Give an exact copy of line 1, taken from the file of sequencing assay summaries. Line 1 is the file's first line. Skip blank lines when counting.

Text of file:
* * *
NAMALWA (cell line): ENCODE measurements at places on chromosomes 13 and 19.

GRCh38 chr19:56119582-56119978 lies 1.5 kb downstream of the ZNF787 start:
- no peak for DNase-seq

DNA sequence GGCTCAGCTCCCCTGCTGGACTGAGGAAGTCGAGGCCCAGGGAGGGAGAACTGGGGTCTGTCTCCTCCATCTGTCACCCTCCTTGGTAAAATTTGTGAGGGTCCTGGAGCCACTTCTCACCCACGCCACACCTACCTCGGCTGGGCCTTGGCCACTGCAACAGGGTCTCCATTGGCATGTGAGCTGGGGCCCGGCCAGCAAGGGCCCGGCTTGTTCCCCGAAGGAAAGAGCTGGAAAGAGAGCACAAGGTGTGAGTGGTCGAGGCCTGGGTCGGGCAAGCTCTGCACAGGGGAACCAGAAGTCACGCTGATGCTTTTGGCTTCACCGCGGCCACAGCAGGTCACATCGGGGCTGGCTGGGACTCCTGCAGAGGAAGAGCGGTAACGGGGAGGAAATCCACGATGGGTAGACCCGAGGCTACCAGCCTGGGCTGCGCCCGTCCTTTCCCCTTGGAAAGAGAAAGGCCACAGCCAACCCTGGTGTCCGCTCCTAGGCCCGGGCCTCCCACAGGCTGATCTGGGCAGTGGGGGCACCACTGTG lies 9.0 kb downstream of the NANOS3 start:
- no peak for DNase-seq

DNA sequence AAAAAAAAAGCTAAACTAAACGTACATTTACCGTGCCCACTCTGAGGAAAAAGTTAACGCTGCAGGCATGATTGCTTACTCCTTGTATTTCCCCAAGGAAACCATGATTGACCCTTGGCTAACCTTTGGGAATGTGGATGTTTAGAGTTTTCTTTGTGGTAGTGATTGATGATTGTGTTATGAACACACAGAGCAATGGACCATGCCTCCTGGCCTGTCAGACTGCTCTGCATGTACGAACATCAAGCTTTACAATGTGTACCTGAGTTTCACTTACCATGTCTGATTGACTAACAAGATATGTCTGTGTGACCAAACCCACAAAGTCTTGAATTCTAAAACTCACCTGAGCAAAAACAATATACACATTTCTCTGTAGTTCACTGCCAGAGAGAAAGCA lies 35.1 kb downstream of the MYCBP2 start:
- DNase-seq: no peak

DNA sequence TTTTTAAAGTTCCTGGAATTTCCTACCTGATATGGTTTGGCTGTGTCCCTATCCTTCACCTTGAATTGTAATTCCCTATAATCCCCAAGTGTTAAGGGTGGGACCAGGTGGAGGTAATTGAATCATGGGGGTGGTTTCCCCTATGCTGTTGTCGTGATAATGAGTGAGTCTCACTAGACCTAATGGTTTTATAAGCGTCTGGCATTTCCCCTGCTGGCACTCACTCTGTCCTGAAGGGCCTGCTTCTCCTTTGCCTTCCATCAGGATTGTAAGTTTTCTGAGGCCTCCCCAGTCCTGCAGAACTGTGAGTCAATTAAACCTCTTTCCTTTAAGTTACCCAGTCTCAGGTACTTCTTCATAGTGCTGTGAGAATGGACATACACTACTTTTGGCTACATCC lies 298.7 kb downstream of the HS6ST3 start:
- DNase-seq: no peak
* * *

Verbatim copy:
NAMALWA (cell line): ENCODE measurements at places on chromosomes 13 and 19.